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Pre-retirement Assistance
Old 09-08-2016, 08:56 AM   #1
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Pre-retirement Assistance

Looking for ideas (for my j*b) for ideas employers could assist pre-retirees with. What could your employer have done (other than give you three+ years severance) that would have made your transition and subsequent retirement easier?

Some immediate thoughts came to my mind:

Support for pre & post-retirement stresses? (I'd send them here )
Capital preservation - how do I make my money last?
Help with finding medical insurance and understanding Medicare

I realize this board are the exceptions rather than the rule, but I'm looking for ideas to help those who would never come to a board like this, people who need real help with finances and the changes that come with retirement.
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Old 09-08-2016, 09:40 AM   #2
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Just saw this pop up:

This is the Newest Benefit Employers are Offering | Fox Business
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Old 09-08-2016, 10:44 AM   #3
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My employer promoted a guy to be my boss that was a real azzhat. It made it super easy to say good bye.

But seriously, I think some coaching in how to best leverage the 401(k) would help. Many of my fellow cube rats just invested in company stock or interest funds.
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Old 09-08-2016, 10:57 AM   #4
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I know of at least one consulting firm that started a financial wellness practice
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Old 09-08-2016, 11:10 AM   #5
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Our CEO sold my former mega-corp down the river in a so-called merger of equals that rendered my stock options worthless and made him extremely wealthy. ER would have been far more glorious if the old stock value had been maintained.
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Old 09-08-2016, 11:16 AM   #6
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My Mega had tons of stuff, both financial and other resources. I mostly ignored them as I had my own planning, and it was very "101" oriented.

Interesting comment above about co-workers mostly investing 401k's in company stock - isn't that restricted in their plans? Mine is/was - with good reason. Couldn't have more than certain percent invested in Co Stock or something like that. Mind you, I did work in financial services, so maybe that just applied to that sector.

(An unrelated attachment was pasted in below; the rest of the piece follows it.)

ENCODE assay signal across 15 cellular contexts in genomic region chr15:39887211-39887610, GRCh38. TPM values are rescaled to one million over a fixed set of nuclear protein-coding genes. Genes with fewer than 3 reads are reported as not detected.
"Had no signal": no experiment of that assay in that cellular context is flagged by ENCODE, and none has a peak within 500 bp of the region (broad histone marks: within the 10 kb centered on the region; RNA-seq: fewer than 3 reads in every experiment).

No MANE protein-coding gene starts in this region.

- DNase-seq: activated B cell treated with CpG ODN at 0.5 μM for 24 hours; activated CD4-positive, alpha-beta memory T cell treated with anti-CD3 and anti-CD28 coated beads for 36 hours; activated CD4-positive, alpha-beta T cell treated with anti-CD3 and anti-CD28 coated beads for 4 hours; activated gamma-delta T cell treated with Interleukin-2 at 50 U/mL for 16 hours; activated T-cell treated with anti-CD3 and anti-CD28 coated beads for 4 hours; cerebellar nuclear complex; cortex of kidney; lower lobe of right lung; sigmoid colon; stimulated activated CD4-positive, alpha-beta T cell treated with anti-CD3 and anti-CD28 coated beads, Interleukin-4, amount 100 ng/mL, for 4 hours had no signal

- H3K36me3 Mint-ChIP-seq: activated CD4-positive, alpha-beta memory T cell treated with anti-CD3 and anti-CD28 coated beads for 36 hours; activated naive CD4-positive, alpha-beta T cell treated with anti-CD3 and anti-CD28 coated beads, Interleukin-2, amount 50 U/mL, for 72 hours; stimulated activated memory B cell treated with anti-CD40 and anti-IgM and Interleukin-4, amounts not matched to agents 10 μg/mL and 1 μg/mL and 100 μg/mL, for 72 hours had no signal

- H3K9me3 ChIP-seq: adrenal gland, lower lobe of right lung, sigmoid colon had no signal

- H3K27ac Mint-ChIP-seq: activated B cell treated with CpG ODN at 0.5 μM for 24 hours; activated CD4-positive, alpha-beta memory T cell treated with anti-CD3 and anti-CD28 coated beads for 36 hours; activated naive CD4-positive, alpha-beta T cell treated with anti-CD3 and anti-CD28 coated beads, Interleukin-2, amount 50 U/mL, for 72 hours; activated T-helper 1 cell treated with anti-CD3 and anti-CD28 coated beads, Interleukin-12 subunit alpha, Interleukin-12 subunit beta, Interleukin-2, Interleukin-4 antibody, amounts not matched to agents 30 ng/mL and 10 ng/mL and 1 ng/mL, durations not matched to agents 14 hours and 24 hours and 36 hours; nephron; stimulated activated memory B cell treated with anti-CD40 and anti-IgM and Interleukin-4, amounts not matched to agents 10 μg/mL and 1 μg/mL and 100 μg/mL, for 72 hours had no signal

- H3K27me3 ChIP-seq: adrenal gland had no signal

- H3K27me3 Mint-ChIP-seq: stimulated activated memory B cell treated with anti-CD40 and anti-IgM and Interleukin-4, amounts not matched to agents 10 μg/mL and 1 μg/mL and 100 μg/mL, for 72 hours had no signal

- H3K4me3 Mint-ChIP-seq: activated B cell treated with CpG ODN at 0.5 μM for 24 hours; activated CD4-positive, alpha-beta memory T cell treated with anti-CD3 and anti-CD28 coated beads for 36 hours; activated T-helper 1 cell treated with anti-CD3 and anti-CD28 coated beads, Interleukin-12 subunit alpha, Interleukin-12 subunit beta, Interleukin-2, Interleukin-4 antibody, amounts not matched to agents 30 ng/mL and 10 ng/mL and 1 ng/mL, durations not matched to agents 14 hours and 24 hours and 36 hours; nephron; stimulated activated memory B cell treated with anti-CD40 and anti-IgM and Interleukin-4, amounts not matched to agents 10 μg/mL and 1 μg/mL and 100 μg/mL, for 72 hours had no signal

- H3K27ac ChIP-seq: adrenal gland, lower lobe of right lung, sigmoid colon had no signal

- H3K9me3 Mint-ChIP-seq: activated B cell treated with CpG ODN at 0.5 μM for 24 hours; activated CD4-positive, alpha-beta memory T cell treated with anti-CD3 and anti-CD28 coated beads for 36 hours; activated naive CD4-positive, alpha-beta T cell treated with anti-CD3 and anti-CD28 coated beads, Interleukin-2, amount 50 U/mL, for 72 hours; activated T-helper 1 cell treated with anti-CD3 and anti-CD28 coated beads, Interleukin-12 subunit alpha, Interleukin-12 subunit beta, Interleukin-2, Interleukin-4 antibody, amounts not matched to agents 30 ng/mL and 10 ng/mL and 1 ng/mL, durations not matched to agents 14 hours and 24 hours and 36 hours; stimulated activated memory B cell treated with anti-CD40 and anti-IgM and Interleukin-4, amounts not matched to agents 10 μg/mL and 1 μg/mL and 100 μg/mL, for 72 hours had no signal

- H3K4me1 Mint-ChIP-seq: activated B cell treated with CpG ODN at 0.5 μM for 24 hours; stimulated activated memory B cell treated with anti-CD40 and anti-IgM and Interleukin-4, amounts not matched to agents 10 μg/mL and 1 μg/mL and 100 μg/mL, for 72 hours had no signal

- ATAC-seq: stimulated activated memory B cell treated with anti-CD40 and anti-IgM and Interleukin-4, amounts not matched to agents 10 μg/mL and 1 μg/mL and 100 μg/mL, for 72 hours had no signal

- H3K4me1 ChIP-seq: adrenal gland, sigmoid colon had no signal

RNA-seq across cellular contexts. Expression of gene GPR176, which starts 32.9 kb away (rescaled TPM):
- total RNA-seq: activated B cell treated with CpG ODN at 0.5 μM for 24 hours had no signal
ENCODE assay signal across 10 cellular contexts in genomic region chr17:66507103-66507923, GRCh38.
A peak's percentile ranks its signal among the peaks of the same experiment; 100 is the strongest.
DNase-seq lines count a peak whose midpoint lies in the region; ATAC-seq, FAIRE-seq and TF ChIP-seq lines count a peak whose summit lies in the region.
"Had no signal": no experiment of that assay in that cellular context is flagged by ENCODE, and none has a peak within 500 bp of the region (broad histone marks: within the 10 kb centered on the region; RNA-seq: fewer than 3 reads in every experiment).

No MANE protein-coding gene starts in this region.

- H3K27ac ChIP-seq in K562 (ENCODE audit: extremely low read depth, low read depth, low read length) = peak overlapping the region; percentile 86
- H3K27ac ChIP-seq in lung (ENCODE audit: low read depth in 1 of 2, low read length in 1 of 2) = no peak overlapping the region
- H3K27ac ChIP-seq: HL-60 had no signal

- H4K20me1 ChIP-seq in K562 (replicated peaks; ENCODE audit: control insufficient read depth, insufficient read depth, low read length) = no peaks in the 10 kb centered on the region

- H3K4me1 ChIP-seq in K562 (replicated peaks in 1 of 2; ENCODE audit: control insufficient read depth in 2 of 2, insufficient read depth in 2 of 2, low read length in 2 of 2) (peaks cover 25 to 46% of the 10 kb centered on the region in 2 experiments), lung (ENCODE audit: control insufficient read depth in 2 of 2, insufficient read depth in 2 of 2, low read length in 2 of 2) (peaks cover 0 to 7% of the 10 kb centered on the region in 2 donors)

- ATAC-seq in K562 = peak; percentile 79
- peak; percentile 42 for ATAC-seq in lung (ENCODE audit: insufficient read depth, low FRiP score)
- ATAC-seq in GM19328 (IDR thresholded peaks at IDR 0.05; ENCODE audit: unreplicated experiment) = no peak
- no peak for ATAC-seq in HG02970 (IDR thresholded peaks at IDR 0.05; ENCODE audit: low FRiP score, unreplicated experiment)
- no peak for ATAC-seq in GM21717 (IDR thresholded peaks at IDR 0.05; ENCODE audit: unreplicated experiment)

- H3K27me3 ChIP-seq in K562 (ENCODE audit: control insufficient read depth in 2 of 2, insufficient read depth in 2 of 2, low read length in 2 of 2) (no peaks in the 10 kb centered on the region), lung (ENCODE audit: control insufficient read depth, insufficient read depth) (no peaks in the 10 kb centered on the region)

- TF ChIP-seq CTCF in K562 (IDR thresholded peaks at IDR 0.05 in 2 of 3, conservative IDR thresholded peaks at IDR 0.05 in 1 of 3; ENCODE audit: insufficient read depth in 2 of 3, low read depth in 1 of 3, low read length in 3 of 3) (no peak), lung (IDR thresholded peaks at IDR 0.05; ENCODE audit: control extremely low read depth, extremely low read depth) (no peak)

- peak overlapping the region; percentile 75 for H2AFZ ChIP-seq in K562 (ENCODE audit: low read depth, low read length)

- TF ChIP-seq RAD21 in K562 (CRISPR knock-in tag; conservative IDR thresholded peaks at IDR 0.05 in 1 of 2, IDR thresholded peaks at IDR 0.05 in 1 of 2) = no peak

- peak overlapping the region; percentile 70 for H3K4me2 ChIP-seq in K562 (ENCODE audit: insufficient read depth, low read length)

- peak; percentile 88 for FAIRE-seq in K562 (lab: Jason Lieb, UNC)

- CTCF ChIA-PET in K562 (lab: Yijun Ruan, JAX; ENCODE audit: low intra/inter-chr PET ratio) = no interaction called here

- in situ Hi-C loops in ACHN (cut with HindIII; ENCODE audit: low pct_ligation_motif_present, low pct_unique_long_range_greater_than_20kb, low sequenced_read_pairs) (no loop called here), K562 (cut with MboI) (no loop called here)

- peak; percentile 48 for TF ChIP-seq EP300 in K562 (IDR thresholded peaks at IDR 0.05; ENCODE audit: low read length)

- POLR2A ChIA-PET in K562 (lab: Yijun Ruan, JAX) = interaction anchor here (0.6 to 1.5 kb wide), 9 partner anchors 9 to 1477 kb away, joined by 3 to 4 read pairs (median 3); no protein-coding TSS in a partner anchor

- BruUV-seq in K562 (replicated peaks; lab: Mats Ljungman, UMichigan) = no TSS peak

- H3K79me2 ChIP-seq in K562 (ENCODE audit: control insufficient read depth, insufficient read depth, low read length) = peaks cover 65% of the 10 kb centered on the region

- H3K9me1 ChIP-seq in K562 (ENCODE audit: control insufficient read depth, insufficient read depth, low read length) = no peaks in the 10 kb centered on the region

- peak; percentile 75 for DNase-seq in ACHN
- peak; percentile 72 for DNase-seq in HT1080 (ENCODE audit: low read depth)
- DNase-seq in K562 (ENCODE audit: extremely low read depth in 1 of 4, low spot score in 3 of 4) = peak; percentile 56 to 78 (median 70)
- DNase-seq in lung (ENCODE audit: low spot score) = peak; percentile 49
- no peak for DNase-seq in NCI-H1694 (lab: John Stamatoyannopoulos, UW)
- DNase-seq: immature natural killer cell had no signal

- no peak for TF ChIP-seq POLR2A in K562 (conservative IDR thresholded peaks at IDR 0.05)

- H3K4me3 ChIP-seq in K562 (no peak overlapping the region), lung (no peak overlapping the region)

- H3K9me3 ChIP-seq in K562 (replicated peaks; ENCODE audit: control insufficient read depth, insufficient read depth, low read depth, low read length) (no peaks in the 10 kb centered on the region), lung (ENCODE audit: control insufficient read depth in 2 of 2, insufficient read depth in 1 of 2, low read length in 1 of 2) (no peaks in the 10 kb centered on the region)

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Old 09-08-2016, 11:28 AM   #7
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Interesting comment above about co-workers mostly investing 401k's in company stock - isn't that restricted in their plans? Mine is/was - with good reason. Couldn't have more than certain percent invested in Co Stock or something like that. Mind you, I did work in financial services, so maybe that just applied to that sector.
you can have 100% employer stock in an ESOP
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Old 09-08-2016, 11:56 AM   #8
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My employer has been able to get me to stretch out OMYs way beyond what I envisioned.

The first change was letting me control job content. I've always found the technical puzzle solving part interesting and fun while the routine tasks, meetings, and business travel were less attractive, so they carved out the slice I wanted and let me have it 100%. The second change was when I needed to move to my retirement location to handle parental care, they got me a desk at a local branch office. Actually they preferred I work from home due to space constraints at that office, but they rented another suite so I'm sitting here now. Finally, management has loosened up with respect to work schedule so time control became more flexible. My hours have dropped by quite a bit since I moved to Socal. In exchange I'm happy to occasionally check and respond to e-mails related to external customer requests during holiday times. Our new unlimited vacation plan will come in handy once I decide to test the waters on 'full retirement' again.